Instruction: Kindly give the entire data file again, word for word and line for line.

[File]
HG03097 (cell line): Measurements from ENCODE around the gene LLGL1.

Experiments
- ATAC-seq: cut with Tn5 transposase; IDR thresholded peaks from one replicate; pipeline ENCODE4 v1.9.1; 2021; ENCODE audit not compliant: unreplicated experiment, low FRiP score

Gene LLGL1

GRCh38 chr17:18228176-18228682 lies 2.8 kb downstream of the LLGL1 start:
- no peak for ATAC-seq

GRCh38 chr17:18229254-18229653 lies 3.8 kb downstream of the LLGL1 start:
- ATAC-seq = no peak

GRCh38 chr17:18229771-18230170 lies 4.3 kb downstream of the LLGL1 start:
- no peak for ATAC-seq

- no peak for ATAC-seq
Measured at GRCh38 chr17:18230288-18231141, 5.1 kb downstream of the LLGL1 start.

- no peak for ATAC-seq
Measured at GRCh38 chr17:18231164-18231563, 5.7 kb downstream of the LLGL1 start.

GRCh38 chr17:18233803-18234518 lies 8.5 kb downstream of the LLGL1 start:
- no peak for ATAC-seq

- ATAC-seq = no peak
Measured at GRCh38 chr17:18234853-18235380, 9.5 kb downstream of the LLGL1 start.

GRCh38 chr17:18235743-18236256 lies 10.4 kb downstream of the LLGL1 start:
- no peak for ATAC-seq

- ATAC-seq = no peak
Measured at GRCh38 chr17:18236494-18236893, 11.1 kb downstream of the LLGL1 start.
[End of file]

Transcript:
HG03097 (cell line): Measurements from ENCODE around the gene LLGL1.

Experiments
- ATAC-seq: cut with Tn5 transposase; IDR thresholded peaks from one replicate; pipeline ENCODE4 v1.9.1; 2021; ENCODE audit not compliant: unreplicated experiment, low FRiP score

Gene LLGL1

GRCh38 chr17:18228176-18228682 lies 2.8 kb downstream of the LLGL1 start:
- no peak for ATAC-seq

GRCh38 chr17:18229254-18229653 lies 3.8 kb downstream of the LLGL1 start:
- ATAC-seq = no peak

GRCh38 chr17:18229771-18230170 lies 4.3 kb downstream of the LLGL1 start:
- no peak for ATAC-seq

- no peak for ATAC-seq
Measured at GRCh38 chr17:18230288-18231141, 5.1 kb downstream of the LLGL1 start.

- no peak for ATAC-seq
Measured at GRCh38 chr17:18231164-18231563, 5.7 kb downstream of the LLGL1 start.

GRCh38 chr17:18233803-18234518 lies 8.5 kb downstream of the LLGL1 start:
- no peak for ATAC-seq

- ATAC-seq = no peak
Measured at GRCh38 chr17:18234853-18235380, 9.5 kb downstream of the LLGL1 start.

GRCh38 chr17:18235743-18236256 lies 10.4 kb downstream of the LLGL1 start:
- no peak for ATAC-seq

- ATAC-seq = no peak
Measured at GRCh38 chr17:18236494-18236893, 11.1 kb downstream of the LLGL1 start.